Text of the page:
Perspectives: Educating as if Survival Matters

Perspectives: Educating as if Survival Matters

Educating as if Survival Matters

Nancy M Trautmann Michael P Gilmore
BioScience, Volume 68, Issue 5, 1 May 2018, Pages 324–326, https://doi.org/10.1093/biosci/biy026

Published:
22 March 2018

ver the past 40 years, environmental educators through­out the world have been aiming to motivate and empower students to work toward a sustainable future, but we are far from having achieved this goal. Urgency is evident in the warning issued by more than 15,000 scientists from 184 countries: “to prevent widespread misery and catastrophic biodiversity loss, humanity must practice a more environmentally sustainable alternative to business as usual… Soon it will be too late to shift course away from our failing trajectory, and time is running out. We must recognize, in our day-to-day lives and in our governing institutions, that Earth with all its life is our only home” (Ripple et al. 2017).

In this tumultuous era of eco­catastrophes, we need every child to grow up caring deeply about how to live sustainably on our planet. We need some to become leaders and all to become environmentally minded citizens and informed voters. Going beyond buying greener products and aiming for energy efficiency, we must find ways to balance human well-being, economic prosperity, and environmental quality. These three overlapping goals form the “triple bottom line,” aiming to protect the natural environment while ensuring economic vitality and the health of human communities. This is the basis for sustainable development, defined by the United Nations as “development that meets the needs of the present without compromising the ability of future generations to meet their own needs” (WCED 1987). Strong economies of course are vital, but they cannot endure at the expense of vibrant human societies and a healthy environment.

Within the formal K–12 setting, a primary hurdle in teaching for sustainability is the need to meaningfully address environmental issues within the constraints of established courses and curricular mandates. In the United States, for example, the Next Generation Science Standards designate science learning outcomes for grades K–12 (NGSS 2013). These standards misrepresent sustainability challenges by portraying them as affecting all humans equally, overlooking the substantial environmental justice issues evident within the United States and throughout the world. Another oversight is that these standards portray environmental issues as solvable through the application of science and technology, neglecting the potential roles of other sources of knowledge (Feinstein and Kirchgasler 2015).

One might argue that K–12 students are too young to tackle looming environmental issues. However, they are proving up to the challenge, such as through project-based learning in which they explore issues and pose potential solutions. This may involve designing and conducting scientific investigations, with the possibility of participating in citizen science. Case-study research into teen involvement in community-based citizen science both in and out of school settings revealed that the participants developed various degrees of environmental science agency. Reaching beyond understanding of environmental science and inquiry practices, this term’s definition also includes confidence in one’s ability to take positive stewardship actions (Ballard et al. 2017). The study concluded that the development of environmental science agency depended on involving teens in projects that included these three factors: investigating complex social–ecological systems with human dimensions, ensuring rigorous data collection, and disseminating scientific findings to authentic external audiences. Educators interested in undertaking such endeavors can make use of free resources, including an ever-growing compendium of lesson plans for use with citizen-science projects (SciStarter 2018) and a downloadable curriculum that leads students through the processes of designing and conducting their own investigations, especially those inspired by outdoor observations and participation in citizen science (Fee 2015).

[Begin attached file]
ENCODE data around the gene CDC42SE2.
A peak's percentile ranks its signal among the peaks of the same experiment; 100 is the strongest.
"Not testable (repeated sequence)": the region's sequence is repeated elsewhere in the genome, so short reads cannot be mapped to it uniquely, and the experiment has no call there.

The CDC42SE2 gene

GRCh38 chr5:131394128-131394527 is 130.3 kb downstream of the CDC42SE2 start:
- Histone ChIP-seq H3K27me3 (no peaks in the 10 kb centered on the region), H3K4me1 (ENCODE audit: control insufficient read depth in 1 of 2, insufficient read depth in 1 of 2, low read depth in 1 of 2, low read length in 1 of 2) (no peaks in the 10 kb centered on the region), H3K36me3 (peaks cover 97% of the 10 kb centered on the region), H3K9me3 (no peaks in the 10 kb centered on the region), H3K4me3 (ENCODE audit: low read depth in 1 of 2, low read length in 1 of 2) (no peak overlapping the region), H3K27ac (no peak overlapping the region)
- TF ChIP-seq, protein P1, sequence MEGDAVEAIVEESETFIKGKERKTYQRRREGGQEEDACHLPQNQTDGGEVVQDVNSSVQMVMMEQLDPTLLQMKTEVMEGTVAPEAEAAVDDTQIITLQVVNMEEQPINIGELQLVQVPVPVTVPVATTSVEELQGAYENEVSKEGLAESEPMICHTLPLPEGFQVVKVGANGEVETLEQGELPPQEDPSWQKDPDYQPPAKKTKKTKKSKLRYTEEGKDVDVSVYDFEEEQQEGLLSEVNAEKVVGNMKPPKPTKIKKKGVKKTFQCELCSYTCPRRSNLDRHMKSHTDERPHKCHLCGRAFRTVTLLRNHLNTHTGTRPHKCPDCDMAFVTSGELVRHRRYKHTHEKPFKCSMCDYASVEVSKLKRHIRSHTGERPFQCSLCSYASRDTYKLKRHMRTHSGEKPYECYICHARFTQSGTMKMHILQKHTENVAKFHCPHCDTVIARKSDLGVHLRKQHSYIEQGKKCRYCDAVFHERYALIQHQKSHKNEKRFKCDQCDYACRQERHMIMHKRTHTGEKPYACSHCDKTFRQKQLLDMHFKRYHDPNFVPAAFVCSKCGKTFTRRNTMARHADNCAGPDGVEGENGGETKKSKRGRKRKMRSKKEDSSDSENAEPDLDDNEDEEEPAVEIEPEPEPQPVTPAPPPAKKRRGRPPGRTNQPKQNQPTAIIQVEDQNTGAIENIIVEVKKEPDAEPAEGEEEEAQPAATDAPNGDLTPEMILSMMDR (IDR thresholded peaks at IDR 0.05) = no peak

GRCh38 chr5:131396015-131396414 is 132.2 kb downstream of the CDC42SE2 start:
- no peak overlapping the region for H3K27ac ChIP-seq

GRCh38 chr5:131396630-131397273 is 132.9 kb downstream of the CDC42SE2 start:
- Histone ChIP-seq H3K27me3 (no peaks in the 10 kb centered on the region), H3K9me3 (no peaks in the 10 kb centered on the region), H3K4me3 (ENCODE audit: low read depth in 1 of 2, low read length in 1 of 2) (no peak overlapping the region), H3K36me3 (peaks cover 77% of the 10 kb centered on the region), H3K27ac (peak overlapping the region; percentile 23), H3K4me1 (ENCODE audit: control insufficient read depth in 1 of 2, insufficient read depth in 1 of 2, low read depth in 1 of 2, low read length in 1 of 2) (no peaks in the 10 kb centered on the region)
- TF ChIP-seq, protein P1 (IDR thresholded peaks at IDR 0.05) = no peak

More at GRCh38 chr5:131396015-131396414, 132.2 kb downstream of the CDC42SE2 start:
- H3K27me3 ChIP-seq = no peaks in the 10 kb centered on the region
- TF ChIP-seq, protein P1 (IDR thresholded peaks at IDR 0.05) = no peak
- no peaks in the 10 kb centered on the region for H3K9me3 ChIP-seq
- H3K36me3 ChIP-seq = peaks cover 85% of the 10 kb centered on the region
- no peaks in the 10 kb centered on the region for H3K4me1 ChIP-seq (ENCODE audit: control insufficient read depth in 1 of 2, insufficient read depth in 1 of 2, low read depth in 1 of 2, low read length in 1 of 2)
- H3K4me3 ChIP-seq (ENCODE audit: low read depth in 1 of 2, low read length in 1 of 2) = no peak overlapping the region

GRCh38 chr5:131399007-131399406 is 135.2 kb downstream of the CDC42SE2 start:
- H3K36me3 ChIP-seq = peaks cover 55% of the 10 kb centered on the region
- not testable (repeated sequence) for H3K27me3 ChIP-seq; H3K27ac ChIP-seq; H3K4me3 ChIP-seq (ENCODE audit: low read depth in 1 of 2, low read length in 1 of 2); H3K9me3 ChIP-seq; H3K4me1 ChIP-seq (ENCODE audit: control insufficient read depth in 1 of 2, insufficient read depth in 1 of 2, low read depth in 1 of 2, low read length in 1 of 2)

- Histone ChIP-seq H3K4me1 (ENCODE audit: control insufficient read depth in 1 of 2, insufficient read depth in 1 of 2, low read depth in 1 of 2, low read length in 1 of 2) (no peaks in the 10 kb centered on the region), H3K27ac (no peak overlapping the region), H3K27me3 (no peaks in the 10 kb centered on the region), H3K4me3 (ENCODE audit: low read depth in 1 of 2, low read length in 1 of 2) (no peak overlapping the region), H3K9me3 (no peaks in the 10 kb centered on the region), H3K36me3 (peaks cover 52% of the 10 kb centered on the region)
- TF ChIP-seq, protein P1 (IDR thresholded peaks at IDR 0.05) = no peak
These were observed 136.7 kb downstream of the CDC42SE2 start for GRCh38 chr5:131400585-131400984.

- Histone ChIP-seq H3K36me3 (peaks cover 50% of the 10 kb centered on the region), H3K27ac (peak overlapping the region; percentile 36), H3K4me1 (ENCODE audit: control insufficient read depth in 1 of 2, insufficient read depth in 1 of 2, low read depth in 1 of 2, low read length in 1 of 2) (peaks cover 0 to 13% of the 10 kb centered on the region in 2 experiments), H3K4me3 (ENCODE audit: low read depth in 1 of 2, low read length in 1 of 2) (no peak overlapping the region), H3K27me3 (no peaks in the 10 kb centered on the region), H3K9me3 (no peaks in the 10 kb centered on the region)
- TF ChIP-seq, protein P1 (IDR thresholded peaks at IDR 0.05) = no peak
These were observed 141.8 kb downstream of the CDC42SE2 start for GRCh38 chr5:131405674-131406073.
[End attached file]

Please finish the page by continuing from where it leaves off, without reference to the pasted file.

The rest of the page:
We need to provide opportunities for students to investigate environmental issues, collect and analyze data, and understand the role of science in making informed decisions. But sustainability challenges will not be resolved through scientific approaches alone. Students also need opportunities to connect deeply with people from drastically different cultures and think deeply about their own lifestyles, goals, and assumptions. As faculty members of the Educator Academy in the Amazon Rainforest, we have had the privilege of accompanying groups of US teachers through 10-day expeditions in the Peruvian Amazon. Last summer, we asked Sebastián Ríos Ochoa, leader of a small indigenous group living deep in the rainforest, for his view of sustainability. Sebastián responded that he and his community are one with the forest—it is their mother, providing life and wholeness. Reflecting on the changes occurring at an accelerating rate even in remote rainforest communities, Sebastián went on to state that his greatest wish is for his descendants to forever have the opportunity to continue living at one with their natural surroundings (Sebastián Ríos Ochoa, Maijuna Community Leader, Sucusari, Peru, personal communication, 18 July 2017). After decades of struggle during which their rainforest resources were devastated by outside loggers and hunters (Gilmore 2010), this indigenous group has regained control over their ancestral lands and the power to enact community-based conservation practices. Their efforts provide compelling examples of how people (no matter how few in number and how marginalized) can effect positive change.